As far as hiding things in your code goes, pretty much the same rules apply here too. Don’t make routines in your code named “DecryptPassword” or “validateRegistration”. Anyone who happens to get a hold of your code could easily find and possibly exploit your reg scheme. Use dummy names for this to make it much harder for people to pry into your code. Also, make sure that your code is being compiled before you distribute it. In applescript studio apps, when you build them as ‘release’ versions, they should be compiled as read-only. There are certain cases where they are not though, so go into the bundle and try to open your scripts in script builder to make sure that they’re not plain text versions of your code. OUCH! Bye-bye registration scheme! If you find a case where your code is not being compiled (such as when building bundles like applescript-based plugins) you can add a build phase that executes a script to do that for you while your app is being built.
I would start by determining what level of security you want your registration scheme to have. If you just want to steer the user towards registration of your app, then you can usually get away with simply nagging them for registration. Writing nagging into an app is really easy and fairly bulletproof. Just set an encrypted key in your plist that determines whether the user is registered or not and pop up a nag window until they do. Beyond this, the level of complication grows. If you want a relatively bombproof, all-inclusive demo period that results in near complete inability to continue use or reinstall, you’ll have to go to great lengths to make this happen. Big development companies that do this successfully have whole teams of people who handle only registration management. Thinking that you’re going to do the same, while possible, is probably not reasonable. Just try to come up with something that protects your asset in a reasonable way, knowing as you go into it that you WILL NOT keep someone from pirating your software if they want to badly enough.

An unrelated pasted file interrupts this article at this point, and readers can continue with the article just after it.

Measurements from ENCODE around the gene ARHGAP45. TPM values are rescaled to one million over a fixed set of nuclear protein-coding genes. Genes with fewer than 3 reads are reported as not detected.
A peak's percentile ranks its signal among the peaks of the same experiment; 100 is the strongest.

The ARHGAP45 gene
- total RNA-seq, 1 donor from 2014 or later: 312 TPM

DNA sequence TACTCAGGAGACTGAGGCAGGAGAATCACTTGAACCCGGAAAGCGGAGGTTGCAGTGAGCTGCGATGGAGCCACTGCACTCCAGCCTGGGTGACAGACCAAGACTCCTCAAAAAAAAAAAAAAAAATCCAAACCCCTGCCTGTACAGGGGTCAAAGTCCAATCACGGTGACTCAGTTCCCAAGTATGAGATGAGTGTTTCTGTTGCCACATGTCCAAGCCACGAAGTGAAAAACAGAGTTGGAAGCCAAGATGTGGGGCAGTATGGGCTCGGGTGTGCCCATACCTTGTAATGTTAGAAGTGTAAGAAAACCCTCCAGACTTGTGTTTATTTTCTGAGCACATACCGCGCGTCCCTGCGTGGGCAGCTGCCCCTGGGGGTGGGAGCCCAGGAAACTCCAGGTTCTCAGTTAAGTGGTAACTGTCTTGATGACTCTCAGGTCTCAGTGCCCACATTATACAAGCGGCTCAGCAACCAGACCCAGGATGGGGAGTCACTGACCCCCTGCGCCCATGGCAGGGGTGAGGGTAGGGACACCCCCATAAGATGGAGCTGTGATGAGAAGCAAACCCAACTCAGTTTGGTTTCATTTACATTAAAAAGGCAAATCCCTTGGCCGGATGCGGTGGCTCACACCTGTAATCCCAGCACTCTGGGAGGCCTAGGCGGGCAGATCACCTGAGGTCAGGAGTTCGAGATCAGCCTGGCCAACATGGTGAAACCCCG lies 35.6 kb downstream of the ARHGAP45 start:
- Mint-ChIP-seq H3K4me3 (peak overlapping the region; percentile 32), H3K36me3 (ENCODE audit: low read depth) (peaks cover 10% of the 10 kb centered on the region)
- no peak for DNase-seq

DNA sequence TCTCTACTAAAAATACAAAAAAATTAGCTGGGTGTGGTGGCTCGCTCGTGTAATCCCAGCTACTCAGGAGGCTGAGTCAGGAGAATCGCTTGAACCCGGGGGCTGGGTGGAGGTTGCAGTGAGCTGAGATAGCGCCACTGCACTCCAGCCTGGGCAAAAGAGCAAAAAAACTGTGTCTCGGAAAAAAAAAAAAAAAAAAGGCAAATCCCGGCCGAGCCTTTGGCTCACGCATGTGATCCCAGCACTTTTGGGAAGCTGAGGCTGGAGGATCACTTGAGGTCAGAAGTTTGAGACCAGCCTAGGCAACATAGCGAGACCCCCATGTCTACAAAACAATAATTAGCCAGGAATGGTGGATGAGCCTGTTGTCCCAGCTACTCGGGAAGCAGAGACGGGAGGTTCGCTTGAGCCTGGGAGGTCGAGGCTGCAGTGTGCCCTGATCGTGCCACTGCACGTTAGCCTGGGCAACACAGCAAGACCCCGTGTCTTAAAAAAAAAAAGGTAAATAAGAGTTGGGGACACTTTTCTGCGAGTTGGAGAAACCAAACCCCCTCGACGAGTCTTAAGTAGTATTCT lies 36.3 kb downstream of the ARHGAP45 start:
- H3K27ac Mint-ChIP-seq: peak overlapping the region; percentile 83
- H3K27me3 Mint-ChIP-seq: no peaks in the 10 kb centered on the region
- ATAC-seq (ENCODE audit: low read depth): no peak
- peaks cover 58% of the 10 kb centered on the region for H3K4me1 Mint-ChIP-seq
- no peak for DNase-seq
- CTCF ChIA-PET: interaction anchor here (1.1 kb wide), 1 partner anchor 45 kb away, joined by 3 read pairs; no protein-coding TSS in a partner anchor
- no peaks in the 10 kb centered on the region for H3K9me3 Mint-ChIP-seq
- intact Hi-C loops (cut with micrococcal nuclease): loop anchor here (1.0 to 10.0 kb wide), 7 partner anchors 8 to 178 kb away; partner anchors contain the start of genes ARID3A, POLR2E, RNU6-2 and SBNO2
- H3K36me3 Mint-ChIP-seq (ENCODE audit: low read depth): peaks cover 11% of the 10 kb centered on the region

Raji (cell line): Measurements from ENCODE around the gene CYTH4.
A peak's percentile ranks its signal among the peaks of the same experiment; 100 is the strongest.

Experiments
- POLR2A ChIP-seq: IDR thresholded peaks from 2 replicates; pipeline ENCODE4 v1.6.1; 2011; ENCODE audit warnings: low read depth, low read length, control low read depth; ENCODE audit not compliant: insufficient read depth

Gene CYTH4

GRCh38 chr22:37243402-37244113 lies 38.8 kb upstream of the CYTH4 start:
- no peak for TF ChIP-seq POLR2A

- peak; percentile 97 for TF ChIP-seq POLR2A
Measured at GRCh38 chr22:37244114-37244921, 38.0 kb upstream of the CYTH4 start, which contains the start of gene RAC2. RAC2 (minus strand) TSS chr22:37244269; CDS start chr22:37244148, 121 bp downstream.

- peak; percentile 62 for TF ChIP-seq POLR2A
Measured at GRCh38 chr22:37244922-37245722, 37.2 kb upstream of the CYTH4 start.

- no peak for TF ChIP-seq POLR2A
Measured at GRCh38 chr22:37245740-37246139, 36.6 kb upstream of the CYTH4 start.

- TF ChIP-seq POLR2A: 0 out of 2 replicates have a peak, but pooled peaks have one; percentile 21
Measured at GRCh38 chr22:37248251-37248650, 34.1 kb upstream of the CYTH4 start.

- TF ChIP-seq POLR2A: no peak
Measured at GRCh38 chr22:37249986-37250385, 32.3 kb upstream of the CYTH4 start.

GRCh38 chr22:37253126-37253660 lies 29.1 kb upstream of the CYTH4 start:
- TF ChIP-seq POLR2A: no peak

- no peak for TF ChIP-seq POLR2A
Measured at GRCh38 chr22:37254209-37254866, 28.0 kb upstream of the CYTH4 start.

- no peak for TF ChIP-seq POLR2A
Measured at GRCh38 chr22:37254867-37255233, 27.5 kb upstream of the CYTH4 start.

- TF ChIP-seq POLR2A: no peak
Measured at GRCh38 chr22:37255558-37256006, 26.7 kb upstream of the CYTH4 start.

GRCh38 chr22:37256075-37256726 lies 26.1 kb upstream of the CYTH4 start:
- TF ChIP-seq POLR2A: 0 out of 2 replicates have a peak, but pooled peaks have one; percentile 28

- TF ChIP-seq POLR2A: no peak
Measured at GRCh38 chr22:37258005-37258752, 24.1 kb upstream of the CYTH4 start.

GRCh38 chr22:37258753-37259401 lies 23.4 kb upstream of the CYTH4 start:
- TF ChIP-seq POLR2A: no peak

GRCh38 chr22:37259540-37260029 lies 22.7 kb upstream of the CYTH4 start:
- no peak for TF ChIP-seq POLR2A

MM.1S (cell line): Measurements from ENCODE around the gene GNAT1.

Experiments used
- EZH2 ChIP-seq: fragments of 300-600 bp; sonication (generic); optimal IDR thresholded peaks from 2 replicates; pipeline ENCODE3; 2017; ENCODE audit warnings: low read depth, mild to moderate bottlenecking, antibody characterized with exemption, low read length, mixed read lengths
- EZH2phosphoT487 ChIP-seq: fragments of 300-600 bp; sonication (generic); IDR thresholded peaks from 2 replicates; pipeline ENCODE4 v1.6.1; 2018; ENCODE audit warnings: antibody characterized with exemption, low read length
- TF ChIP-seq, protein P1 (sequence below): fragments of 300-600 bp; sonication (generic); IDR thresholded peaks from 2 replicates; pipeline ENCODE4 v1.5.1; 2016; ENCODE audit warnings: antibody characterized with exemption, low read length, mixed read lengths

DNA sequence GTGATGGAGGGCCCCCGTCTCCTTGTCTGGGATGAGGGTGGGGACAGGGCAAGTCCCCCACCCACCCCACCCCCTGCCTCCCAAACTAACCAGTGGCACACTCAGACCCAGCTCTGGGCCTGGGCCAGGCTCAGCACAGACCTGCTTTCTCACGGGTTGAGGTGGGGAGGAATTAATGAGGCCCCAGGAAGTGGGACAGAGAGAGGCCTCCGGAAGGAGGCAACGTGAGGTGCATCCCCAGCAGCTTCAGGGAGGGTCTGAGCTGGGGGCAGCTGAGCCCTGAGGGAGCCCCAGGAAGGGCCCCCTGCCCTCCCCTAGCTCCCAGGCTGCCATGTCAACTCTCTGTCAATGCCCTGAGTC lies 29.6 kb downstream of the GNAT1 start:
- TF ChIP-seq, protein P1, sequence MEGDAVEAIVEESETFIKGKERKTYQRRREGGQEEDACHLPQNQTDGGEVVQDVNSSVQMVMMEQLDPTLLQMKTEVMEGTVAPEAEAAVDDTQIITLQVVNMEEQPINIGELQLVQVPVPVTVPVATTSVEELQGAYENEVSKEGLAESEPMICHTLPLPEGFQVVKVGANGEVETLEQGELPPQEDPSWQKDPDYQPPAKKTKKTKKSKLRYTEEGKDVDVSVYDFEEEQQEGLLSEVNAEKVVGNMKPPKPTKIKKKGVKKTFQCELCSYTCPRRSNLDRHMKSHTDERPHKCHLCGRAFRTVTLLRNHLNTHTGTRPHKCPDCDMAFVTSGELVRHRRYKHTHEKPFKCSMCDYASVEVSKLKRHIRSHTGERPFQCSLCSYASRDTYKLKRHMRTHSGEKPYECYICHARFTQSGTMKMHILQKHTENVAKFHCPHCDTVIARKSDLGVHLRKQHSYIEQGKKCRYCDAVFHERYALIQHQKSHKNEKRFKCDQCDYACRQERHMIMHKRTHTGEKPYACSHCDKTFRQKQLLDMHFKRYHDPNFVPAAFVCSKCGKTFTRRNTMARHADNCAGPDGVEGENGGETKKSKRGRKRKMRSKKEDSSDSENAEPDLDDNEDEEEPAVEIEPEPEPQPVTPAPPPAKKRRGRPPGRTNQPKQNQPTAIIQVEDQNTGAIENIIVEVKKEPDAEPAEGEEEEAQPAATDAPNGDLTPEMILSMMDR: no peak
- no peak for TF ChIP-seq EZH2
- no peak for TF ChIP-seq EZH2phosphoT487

While the user is entitled to do whatever they want with their computer, unless you’re writing free/opensource software, your software still belongs to you. The terms of your license should reflect that you require registration and that trying to get around the registration will terminate their license to use it. Remember, too, though, that they don’t care. People will definitely try to get around paying you for your work, so you must try to make it very difficult for them to do that… to the point that simply paying for it is easier than hacking it. Just don’t make it easy for someone to get around your scheme, and you will knock off most of the users who wouldn’t have payed for it anyways. Try to test out your scheme really well before throwing it at users, though, because you also want to make sure that honest, registered users have no obstacles to their use of your product.